In this retrospective study from a veterinary teaching hospital, the medical records of 138 dogs (1997-2000) with a surgically
removed gastrointestinal (GI) foreign body were reviewed to determine whether acid-base or electrolyte abnormalities were
related to the site or type of foreign body. All dogs were seen in an urban emergency clinic setting.
The mean age of the dogs was 3.8 years, and Labrador retrievers were most often represented (22 cases). The duration of vomiting
(median = 48 hours) was noted in 124 dogs. Imaging (plain abdominal radiography, abdominal ultrasonography, or upper GI contrast
study) was performed in all the cases.
The location of the foreign body during celiotomy was most frequently in the stomach (50%) or jejunum (27.5%), and the foreign
body was most commonly linear (36.2%). Resection and anastomosis were performed in 28% of the cases. After surgery, one dog
died, three dogs had complications requiring another surgery (peritonitis, dehiscence), and eight dogs had complications not
requiring surgery (pancreatitis, pneumonia, GI motility problems, seroma formation).
The most common biochemical abnormalities were hypochloremia (51.2%), metabolic alkalosis (45.2%), hyperlactatemia (40.5%),
hypokalemia (25%), and hyponatremia (20.5%). Nearly 75% of the dogs had pH values within the reference range of 7.36 to 7.47.
No significant association was found between any biochemical abnormality and the site of the foreign body. Linear foreign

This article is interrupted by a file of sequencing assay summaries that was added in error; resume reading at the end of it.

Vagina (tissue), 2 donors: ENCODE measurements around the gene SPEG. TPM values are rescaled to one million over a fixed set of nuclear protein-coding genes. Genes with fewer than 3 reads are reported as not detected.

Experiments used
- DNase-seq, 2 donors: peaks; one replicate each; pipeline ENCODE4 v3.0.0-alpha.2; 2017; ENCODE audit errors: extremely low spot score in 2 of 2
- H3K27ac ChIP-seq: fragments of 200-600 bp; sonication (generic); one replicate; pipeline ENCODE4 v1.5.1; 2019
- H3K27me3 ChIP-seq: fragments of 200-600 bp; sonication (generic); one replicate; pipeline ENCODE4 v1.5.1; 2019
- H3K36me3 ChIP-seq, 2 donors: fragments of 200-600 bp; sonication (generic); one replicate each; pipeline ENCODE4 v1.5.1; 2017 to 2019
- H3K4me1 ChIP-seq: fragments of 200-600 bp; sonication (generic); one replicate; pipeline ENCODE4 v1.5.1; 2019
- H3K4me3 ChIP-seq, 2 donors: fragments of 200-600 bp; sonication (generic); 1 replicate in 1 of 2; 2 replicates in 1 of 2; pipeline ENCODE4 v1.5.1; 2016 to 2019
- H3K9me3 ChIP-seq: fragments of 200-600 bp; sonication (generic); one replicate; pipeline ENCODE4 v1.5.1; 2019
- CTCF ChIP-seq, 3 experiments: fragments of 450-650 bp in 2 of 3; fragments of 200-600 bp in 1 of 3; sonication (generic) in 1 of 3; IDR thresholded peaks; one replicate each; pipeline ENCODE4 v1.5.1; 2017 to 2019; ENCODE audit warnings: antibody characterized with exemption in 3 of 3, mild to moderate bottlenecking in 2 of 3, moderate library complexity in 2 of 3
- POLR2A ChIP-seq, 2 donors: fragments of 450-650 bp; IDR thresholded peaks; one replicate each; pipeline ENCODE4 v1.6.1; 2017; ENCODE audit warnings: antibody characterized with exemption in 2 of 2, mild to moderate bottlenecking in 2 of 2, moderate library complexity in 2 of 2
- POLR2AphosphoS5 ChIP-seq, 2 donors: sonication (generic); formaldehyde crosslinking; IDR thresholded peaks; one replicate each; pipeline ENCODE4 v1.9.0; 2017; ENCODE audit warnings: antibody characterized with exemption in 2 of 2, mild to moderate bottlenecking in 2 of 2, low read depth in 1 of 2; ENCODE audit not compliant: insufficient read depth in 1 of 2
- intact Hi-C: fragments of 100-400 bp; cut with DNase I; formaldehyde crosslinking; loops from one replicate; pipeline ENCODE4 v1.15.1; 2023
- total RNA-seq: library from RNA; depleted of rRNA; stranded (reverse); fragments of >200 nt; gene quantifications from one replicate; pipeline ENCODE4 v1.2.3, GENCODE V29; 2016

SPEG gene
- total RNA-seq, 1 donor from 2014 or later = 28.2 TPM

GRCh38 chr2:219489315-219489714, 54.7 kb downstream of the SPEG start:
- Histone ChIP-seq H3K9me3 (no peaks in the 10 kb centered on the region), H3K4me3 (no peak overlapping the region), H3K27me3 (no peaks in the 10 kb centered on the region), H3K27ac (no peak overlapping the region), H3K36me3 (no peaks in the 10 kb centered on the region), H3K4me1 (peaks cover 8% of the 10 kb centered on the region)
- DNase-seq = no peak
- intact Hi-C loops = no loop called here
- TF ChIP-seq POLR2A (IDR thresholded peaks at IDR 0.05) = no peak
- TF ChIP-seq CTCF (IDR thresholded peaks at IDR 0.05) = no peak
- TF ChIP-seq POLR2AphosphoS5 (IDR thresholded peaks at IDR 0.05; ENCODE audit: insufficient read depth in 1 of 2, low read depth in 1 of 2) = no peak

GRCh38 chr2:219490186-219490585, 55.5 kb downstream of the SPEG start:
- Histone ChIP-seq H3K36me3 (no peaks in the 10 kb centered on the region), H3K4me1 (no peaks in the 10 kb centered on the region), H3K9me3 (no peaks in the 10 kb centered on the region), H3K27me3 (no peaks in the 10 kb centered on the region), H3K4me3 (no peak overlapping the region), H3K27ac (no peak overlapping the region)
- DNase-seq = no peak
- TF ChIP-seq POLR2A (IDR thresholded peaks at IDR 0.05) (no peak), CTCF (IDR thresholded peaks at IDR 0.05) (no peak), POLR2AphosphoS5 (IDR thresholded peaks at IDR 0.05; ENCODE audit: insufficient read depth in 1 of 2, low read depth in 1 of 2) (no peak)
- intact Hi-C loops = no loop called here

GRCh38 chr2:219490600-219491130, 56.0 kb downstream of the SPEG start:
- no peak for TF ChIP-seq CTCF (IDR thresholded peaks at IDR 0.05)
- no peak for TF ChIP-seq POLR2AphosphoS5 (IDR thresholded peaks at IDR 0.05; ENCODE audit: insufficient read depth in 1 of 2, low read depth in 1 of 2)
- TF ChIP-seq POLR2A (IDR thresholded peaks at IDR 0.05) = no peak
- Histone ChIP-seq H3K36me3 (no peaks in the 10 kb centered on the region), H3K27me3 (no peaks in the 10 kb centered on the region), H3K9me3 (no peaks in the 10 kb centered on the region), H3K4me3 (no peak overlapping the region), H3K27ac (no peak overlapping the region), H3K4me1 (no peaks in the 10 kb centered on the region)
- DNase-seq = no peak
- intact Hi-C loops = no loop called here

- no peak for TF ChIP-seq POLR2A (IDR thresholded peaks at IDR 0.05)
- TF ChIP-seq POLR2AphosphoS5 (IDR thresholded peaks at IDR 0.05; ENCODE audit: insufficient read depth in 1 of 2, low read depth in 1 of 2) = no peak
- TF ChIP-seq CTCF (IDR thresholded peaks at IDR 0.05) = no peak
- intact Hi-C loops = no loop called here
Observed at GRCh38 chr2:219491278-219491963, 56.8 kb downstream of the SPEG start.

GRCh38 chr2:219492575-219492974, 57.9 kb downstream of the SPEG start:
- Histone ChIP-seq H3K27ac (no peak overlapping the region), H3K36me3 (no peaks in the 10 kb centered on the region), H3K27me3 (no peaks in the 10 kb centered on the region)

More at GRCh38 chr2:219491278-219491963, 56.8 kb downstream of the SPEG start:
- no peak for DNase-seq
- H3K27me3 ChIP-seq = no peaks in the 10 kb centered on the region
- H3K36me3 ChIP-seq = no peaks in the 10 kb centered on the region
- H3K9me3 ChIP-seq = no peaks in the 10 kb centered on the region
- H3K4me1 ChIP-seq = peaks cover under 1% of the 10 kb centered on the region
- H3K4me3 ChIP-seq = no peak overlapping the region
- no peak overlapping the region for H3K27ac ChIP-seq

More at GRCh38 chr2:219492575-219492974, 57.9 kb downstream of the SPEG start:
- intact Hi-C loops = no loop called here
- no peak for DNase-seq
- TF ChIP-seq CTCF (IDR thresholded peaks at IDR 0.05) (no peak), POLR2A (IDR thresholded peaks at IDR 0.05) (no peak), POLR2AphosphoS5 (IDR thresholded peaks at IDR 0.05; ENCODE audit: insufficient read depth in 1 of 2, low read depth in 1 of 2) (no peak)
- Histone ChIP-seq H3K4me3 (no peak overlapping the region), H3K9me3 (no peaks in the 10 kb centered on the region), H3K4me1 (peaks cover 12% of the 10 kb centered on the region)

bodies were significantly associated with lower sodium concentrations (possibly because of incomplete obstructions and continued
water intake) and with longer surgery times (possibly because of multiple enterotomies).
The authors concluded that because of the wide variability in biochemical abnormalities, electrolyte concentrations and acid-base
parameters should be measured in dogs with a suspected GI foreign body to optimize fluid therapy before surgery.
GI foreign bodies are frequently encountered in small-animal practice. This article focuses on the biochemical abnormalities
seen in patients with GI foreign bodies and reminds clinicians of the need for preoperative evaluation and selection of the
correct fluid therapy. While specific associations between the locations or types of foreign body and biochemical abnormalities
(other than sodium) are difficult to make, the reduced morbidity and mortality of the patients in this study should be noted.
This reduction is probably related to the early admission of patients and the exclusion of patients with complicated septic
conditions. The short duration of vomiting and aggressive medical and surgical interventions are probably responsible for
these results and should be noted by practitioners.
Boag AK, Coe RJ, Martinez TA, et al. Acid-base and electrolyte abnormalities in dogs with gastrointestinal foreign bodies.
J Vet Intern Med 2005;19:816-821.
The information in "Research Updates" was provided by Veterinary Medicine Editorial Advisory Board member Joseph Harari, MS, DVM, DACVS, Veterinary Surgical Specialists, 21 E. Mission Ave., Spokane,
Joseph Harari, MS, DVM, DACVS